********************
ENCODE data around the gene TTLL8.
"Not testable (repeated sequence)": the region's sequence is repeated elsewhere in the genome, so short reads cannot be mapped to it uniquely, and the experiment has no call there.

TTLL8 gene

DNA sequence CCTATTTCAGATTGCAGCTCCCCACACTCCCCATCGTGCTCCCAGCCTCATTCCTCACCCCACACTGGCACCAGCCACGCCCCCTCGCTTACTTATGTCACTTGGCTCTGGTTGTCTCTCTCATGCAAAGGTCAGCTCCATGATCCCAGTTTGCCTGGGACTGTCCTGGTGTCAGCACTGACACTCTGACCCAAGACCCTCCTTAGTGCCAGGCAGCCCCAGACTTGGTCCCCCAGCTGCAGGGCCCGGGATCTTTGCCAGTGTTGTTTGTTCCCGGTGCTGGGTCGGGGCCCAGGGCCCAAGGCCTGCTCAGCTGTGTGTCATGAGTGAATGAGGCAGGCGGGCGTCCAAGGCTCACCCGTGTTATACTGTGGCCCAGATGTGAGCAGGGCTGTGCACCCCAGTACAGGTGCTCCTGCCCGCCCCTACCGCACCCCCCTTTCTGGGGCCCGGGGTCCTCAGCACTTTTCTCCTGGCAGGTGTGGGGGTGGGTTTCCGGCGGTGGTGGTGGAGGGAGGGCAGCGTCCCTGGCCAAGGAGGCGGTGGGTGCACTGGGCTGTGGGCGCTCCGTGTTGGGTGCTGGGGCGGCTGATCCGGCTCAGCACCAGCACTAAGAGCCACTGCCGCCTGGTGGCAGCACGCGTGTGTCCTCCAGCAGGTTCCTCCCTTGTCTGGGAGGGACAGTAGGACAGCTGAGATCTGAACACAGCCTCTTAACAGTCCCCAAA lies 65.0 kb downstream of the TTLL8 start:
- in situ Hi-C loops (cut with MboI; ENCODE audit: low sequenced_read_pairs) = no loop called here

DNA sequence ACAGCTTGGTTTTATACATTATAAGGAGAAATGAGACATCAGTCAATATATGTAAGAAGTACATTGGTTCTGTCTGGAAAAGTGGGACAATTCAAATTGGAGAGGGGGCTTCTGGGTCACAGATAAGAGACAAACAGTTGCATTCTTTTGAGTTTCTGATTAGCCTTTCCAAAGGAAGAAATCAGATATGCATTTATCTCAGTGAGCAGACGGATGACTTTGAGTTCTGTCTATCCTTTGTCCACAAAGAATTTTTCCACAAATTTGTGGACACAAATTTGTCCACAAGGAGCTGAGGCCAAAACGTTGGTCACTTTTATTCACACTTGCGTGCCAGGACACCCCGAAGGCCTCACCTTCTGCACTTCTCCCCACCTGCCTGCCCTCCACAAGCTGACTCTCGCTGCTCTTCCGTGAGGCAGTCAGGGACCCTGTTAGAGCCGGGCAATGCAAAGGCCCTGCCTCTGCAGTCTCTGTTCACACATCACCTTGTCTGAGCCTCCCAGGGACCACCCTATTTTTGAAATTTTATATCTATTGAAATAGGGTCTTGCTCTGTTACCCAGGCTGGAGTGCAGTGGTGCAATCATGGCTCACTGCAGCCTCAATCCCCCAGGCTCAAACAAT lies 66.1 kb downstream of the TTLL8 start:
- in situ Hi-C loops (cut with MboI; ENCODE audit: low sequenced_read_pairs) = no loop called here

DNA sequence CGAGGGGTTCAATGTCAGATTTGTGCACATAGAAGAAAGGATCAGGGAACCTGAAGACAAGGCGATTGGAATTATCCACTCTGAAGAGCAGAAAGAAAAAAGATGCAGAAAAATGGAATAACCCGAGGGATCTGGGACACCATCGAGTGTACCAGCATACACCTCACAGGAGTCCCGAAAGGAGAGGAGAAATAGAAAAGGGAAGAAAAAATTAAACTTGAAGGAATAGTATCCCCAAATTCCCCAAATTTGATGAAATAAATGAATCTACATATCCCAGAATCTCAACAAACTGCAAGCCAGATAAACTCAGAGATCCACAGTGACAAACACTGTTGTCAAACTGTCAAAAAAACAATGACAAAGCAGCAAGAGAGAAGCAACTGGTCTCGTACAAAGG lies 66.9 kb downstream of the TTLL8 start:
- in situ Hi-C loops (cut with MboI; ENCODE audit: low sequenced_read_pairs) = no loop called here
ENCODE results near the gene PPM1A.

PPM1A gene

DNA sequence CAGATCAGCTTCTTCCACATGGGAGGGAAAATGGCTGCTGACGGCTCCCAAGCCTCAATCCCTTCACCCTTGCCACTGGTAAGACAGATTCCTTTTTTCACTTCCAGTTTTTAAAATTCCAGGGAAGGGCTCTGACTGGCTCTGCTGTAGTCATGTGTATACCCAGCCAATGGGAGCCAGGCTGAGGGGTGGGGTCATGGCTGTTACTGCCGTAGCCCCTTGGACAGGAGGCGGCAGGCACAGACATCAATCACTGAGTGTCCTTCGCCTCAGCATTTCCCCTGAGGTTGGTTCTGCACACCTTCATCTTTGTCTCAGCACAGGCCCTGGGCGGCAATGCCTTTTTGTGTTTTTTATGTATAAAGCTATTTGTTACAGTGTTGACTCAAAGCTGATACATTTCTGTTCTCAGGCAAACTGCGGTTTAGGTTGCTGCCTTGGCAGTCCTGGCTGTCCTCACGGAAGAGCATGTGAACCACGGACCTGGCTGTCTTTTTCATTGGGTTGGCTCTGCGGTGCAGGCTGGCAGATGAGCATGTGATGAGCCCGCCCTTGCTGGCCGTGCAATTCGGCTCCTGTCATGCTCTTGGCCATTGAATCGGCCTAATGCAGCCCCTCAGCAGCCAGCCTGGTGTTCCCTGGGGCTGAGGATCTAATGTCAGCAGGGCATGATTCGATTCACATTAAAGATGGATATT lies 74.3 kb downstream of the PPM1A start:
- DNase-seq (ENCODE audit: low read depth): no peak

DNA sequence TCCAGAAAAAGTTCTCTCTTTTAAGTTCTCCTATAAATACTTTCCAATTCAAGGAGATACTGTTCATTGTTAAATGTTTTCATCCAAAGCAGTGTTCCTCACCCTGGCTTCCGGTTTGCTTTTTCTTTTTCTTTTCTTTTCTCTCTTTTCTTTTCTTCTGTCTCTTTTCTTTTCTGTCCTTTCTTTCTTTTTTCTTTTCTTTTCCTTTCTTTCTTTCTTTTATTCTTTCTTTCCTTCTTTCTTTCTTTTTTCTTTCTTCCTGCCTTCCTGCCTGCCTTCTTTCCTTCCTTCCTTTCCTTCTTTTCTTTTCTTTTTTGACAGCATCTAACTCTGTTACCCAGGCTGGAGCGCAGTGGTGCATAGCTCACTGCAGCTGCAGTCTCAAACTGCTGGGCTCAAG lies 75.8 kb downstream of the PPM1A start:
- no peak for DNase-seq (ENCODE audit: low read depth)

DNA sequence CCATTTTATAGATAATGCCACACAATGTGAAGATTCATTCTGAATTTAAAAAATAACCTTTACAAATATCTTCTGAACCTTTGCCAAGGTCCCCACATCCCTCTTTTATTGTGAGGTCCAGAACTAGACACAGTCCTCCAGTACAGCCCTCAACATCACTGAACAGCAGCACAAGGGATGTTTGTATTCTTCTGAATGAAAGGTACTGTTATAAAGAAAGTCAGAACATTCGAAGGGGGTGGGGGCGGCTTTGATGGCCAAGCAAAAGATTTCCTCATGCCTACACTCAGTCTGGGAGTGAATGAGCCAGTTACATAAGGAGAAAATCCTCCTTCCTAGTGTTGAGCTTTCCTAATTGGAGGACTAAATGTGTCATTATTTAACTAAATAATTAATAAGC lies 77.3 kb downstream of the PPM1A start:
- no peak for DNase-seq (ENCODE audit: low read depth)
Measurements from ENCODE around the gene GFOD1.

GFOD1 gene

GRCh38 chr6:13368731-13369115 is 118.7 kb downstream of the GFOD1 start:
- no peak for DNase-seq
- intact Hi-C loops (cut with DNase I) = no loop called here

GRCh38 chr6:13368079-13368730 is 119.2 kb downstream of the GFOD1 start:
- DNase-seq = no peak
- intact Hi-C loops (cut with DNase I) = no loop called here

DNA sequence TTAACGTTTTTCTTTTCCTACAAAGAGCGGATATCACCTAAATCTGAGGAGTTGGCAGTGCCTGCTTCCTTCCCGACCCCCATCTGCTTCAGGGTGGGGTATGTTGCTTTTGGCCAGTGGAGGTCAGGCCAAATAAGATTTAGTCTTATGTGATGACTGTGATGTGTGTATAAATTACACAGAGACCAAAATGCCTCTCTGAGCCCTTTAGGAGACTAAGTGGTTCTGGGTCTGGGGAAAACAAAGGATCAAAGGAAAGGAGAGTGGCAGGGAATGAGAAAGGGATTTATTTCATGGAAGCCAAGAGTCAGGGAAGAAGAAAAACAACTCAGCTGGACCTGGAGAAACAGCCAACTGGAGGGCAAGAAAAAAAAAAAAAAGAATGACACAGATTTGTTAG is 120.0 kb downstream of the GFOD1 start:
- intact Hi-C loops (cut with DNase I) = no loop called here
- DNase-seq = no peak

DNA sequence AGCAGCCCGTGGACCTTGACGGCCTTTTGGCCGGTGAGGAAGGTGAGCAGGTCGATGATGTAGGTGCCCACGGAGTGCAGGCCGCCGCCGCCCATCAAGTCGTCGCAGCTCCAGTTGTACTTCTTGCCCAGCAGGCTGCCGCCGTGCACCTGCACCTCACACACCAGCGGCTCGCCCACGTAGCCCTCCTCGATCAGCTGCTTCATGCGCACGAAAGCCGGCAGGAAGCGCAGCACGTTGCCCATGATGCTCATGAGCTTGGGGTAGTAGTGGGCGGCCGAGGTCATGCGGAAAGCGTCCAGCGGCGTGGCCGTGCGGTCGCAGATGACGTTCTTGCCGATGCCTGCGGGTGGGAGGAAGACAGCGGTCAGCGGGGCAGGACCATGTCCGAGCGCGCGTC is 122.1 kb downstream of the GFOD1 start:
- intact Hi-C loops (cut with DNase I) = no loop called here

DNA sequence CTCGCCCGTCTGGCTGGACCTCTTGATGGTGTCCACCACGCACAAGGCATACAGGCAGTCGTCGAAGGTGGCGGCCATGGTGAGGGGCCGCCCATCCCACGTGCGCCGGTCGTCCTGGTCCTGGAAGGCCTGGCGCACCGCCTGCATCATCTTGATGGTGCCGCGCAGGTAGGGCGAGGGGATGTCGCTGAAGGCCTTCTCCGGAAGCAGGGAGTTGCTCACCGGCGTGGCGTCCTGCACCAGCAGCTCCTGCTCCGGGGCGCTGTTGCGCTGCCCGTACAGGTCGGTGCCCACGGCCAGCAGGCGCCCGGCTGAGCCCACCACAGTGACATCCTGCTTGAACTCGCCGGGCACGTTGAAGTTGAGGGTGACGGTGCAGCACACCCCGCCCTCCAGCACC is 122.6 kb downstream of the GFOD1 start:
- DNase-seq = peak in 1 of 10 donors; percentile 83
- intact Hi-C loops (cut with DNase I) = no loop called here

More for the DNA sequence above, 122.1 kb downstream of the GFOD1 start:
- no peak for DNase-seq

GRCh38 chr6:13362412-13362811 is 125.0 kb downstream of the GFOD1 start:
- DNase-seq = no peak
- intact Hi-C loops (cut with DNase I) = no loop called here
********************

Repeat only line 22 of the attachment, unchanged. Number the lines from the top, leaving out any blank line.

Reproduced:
- intact Hi-C loops (cut with DNase I) = no loop called here